ager of The Outlook ; he designed the type-face in which The Outlook is printed. He edits the “By the Way" column and does a good deal of book reviewing. He is a member of the Pictorial Photographers of America, and one of the leaders of the impressionistic school of camera men. A characteristic example of his work is found on the front cover of this issue. THOMAS L: Masson, whose name

needs no introduction to Americans who like their humor tinged with philosophy, has been managing editor of

Life since 1893. He lives in Glen Ridge, New Jersey. His article “What are the Requirements of a Good Novel ?”! isn't so funny, but even a humorist must have his serious intervals. If he is interesting we will forgive his serious moments -and we are convinced that, with his present article, Mr. Masson will win the forgiveness of all our readers. FRAN RANK C. . LOCKWOOD, author of

“ The Old English Coffee-House,” is director of General University Extension of the University of Arizona.


Yes, it's yours.

Instead of ship" read "public utility”—perhaps even the Telephone or Electric Light Company in your town.

Rates at low tide have stranded it on the rocks, while a surging sea of costs for labor and material breaks over it smokestack high.

Whether you're a stockholder or not, through investments by your trust company and insurance company you are part owner in the public utilities. So you are protecting your own money when you see to it that they have a high enough rate to keep going.

These public servants are necessary for your safety and convenience, too. For if electric service were forced to shut down, picture the result

No street cars running. Telephone communication suspended. Factories idle. Homes deprived of electric light. Theatres and "movie" houses closed. Increased fire risk. Streets unsafe at night.

Even now the Electric Light Companies and Telephone Companies are unable to supply service to hundreds of thousands of applicants. Lack of funds stands in the way of adding equipment to extend the lines.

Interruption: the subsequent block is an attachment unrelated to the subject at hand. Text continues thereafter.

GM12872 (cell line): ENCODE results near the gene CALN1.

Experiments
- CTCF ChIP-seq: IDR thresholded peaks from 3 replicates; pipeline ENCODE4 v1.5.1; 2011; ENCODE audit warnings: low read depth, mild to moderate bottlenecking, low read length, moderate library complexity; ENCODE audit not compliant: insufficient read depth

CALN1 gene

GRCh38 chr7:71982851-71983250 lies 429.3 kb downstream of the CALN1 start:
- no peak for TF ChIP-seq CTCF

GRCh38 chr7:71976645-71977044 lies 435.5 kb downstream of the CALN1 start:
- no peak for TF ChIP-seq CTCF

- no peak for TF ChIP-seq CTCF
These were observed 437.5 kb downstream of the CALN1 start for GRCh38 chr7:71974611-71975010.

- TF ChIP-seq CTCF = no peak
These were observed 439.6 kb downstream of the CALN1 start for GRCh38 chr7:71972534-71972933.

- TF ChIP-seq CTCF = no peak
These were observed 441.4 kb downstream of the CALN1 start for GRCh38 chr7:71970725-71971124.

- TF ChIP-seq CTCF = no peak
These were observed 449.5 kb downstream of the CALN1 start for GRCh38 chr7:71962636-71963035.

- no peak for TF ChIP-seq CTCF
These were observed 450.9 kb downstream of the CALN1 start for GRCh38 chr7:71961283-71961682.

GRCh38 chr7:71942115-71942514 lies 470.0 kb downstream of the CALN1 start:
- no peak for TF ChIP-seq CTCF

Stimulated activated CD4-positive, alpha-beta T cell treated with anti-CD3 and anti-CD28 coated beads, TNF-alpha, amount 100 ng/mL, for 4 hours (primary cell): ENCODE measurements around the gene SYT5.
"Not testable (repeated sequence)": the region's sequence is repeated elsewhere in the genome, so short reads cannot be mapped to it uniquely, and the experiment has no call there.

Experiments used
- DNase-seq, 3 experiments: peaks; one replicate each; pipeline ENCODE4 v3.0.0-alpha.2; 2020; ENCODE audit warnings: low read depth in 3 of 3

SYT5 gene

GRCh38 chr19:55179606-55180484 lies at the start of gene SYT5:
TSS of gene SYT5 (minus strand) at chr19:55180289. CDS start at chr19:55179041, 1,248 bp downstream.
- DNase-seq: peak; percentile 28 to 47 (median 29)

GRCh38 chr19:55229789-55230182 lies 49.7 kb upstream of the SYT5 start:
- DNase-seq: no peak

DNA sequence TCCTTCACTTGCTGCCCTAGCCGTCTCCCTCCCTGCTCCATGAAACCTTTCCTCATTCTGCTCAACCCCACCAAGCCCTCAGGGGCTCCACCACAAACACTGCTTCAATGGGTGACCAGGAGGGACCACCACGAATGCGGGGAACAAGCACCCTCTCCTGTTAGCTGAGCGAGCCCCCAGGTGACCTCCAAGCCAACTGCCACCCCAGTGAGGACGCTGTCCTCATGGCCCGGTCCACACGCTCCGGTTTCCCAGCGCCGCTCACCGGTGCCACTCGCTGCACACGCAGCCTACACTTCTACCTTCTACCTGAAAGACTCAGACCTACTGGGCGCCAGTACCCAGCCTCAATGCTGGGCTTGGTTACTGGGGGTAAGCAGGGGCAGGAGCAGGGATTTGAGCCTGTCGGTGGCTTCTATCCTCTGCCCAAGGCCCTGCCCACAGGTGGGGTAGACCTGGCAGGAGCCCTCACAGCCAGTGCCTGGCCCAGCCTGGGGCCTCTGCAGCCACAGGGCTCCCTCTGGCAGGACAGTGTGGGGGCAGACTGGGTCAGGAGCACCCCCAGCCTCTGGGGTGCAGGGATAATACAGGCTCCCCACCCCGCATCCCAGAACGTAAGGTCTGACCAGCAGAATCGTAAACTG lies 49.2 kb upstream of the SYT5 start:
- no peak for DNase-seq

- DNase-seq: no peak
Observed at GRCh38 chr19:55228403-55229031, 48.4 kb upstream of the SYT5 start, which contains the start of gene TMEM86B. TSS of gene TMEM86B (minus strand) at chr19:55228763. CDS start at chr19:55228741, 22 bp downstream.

The reasons for such a condition are different in different places, and each case must of course be settled on its merits.

After all, though, it isn't a question of fairness or generosity to the Companies so much as a matter of self-interest to you.

How I assure myself good electric service?”—that is your problem.

Your law-makers and public serviee commissioners take their authority from public opinion. And public opinion divided by the population of your community is you.

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Published in the interest of Electrical Development by an Institution that will be helped by what. over helps the


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Western Electric


No. 18.

Wherever electricity is called on to render its manifold servicesin office or home, in city or countryWestern Electric, through its 46 branch houses, makes the distribution of electrical products more convenient and more economical. .

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When the Summer Season Ends MINGLED with the memories of happy vacation days is the

talk of home and school and business. The final meal. Hurried adieus. The house closed until another year. Then back to the city with its changing scenes, its new faces. But over every meal silver will continue to cast its inspiring spell, stimulate the warmth of companionship, silently suggest by its lustrous beauty the perfect welcome of never-changing hospitality, of which silver stands as the enduring symbol in both country and city homes of refinement the wide world over.

Gorham Sterling Silverware is sold

by leading icwelers everywhere THE GORHAM COMPANY Silversmiths & Goldsmiths NEW YORK